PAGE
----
Developers in small towns

By | February 11, 2008

“Developers are being banned from tacking Dublin-style housing estates onto small rural villages unless they first provide extra schools and facilities for proper public transport.”

A Gormley initiative.

I wonder has he discussed this yet with Hanafin? I know of a developer who offered to build a school for free in a town, and the Departments of Environment and Education wouldn’t even DISCUSS it.

In Enfield meanwhile Meath Co. Council has offered to fund a refurbishment of Irish Rail’s car park to allow for extra parking spaces. Irish Rail won’t let them. It’s parking war as so many people want to us the bus and train. Perhaps Gormley would have a word with Dempsey?

My point? It’s a good headline and the right thing to do, but Ministers could help right now without headline grabbing bans.

21 thoughts on “Developers in small towns

  1. Rob Hickey

    I saw that in the paper as well and thought – thats not good thinking, thats just BASIC COP ON. Forcing developers to build infrastructure as well as houses should have been there from the very beginning.

    Think of West Dublin – plenty of houses and apartments but no schools and infinite estates all feeding the same main road leading to traffic congestion.

    Imagine if the people governing this country cared so much about planning that they were willing to make it their number one focus.

    West Dublin, planning…oh.

  2. Daniel K.

    Thing is though making the developer build the schools simply means the cost is going to be passed on to the people buying the houses. I thought all the population were paying tax in order to fund things like education which they either had or in the future would make use of. So now it is young families that are to pay for the building of the schools along making up the shortfall in the running and maintenance costs.

    And there is no certainty that the department of education will sanction the hiring of teachers for the school once it is built.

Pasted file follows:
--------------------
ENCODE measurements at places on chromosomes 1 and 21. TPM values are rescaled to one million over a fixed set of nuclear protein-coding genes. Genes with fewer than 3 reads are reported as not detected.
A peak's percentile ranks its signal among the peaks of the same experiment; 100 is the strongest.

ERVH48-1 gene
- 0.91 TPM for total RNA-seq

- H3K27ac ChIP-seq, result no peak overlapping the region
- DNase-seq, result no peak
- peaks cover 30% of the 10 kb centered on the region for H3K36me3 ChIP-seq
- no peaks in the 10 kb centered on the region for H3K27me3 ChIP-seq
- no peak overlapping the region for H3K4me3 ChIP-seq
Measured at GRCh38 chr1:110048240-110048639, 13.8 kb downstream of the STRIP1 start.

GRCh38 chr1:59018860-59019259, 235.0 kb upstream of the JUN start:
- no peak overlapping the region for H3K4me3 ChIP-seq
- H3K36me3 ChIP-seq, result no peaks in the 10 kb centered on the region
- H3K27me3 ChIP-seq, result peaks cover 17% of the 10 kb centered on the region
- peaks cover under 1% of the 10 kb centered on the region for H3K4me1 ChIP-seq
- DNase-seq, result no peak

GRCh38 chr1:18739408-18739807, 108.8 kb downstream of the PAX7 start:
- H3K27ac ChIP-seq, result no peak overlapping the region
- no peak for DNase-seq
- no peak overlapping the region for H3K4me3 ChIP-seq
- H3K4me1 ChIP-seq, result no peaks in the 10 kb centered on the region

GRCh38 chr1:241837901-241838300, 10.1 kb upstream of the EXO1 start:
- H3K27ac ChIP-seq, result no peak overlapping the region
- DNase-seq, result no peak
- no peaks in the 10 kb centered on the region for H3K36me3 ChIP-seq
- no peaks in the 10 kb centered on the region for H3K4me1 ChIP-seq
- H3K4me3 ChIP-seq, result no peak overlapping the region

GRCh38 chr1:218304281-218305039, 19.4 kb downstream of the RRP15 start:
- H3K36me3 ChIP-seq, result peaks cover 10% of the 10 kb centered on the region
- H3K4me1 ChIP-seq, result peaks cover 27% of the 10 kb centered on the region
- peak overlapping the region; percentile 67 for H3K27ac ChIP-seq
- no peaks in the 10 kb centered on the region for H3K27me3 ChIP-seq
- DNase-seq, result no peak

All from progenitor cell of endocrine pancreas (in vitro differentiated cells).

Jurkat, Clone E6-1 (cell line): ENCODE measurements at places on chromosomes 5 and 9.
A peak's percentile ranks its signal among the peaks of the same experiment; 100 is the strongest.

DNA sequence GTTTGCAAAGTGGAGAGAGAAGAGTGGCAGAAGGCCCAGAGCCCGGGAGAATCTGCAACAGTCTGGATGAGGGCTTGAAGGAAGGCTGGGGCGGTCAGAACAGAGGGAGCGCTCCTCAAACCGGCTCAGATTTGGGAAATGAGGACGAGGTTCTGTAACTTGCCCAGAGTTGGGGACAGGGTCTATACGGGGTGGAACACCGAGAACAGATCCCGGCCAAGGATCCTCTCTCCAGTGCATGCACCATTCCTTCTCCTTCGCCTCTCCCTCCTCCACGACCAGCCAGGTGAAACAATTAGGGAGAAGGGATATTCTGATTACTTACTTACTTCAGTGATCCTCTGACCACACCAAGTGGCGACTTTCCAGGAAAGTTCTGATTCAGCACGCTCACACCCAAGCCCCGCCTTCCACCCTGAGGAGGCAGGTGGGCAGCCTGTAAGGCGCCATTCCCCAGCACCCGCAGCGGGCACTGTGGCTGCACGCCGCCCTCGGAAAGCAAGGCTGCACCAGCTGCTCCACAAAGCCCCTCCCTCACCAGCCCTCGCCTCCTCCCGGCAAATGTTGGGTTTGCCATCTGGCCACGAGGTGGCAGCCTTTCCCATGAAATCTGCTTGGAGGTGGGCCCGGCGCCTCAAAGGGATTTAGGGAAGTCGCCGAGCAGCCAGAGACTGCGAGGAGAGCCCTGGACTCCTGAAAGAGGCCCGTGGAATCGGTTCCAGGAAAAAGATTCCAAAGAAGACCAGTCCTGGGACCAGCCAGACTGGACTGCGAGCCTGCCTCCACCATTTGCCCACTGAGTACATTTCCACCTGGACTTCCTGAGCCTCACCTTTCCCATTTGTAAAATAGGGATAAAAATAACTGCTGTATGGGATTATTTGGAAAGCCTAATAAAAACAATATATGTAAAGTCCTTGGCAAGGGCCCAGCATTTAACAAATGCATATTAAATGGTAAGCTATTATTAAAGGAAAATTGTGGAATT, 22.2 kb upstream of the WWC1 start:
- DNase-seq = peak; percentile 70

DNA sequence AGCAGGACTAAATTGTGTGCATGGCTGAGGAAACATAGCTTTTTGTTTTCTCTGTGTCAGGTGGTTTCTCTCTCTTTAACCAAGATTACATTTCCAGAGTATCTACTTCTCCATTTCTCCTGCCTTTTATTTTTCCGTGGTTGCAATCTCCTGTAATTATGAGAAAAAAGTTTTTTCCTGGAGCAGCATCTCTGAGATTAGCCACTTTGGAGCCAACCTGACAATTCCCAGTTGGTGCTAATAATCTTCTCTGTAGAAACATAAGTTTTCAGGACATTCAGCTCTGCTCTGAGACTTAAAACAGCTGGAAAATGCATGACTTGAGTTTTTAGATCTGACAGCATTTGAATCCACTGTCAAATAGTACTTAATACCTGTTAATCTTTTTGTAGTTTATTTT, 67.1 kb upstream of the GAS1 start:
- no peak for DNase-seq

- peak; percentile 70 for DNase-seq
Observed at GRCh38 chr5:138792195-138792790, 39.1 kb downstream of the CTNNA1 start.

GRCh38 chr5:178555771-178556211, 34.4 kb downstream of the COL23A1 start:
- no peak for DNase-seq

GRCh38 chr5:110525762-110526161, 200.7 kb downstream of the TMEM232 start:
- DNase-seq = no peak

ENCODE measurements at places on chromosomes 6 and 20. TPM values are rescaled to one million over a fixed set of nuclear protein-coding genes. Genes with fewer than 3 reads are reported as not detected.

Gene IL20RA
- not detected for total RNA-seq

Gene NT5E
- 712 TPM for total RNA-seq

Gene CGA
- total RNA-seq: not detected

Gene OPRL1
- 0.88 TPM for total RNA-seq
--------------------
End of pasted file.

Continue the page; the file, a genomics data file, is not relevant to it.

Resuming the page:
3. Darren Mac an Phríora

    “Thing is though making the developer build the schools simply means the cost is going to be passed on to the people buying the houses.”

    The developer has knocked off €100,000 off the price of the new houses/apartments at the Phoenix Park Racecourse as has the developer for a new apartment block right beside the Phoenix Park in Castleknock.

    Unlike other areas of Dublin West these areas have the infrastructure… and people aren’t buying.

  4. Joseph

    The more and more time goes by the clearer it becomes that the green party are nuts and a real waste of political time and space

  5. Laura

    Is there a small town/rural village left in Ireland that hasn’t had a “Dublin style housing estate” tacked onto it? I’d be hard pressed to find any such small town or village that I visited in the last seven years without an estate in a field, no school places for all the children living in these totally car dependent estates, sewerage systems creaking under the strain, poor water pressure e.t.c. e.t.c. Horse. Bolted. Barn-door. Open. What use is a ban on something that has already been going on for the last decade or two? Gormley is really stupid. Surely a better thing to do would be to introduce infrastructure levies on developers rather than banning them from building homes. Or maybe Gormley’s agenda is to stop the decline in commuter belt town property prices by stagnating supply.

  6. Darren Mac an Phríora

    I don’t know how anyone apart from developers can disagree with John Gormley on this issue.

  7. update99

    Thats planning for you!

    Sure its a great little country!

    Irish people are so funny! No wonder the Nigerians laugh at us. They have good reason to!

  8. Colman

    Well, to be fair, the 100k was knocked off apartment blocks that are by my reckoning in Finglas, not Castleknock or set to be between a huge main road and a building site for some years. The original prices for them were *insane* – more than a 3 bed semi-d a couple of stops further out on the train.

  9. Gordon Davies

    In most countries local infrastructure is paid for out of local taxes and decided upon by local councils. This, together with any semblence of joined up planning, is so alien to the party that is leading the government that we can be sure that it won’t be happenning whilst they are in power. Gormley is right to try and prevent further damage – however the most effective way of doing this would have ben by denying the Builder’s Party a comfortable coalition.

    Laura might like to be reminded that the only available non Government dependent source of spending money for local councils is infrastructure levies from developers. This is perverse, because councils that impose asensible planning regime have less ressources that a coulcil that allows developers to do what they want.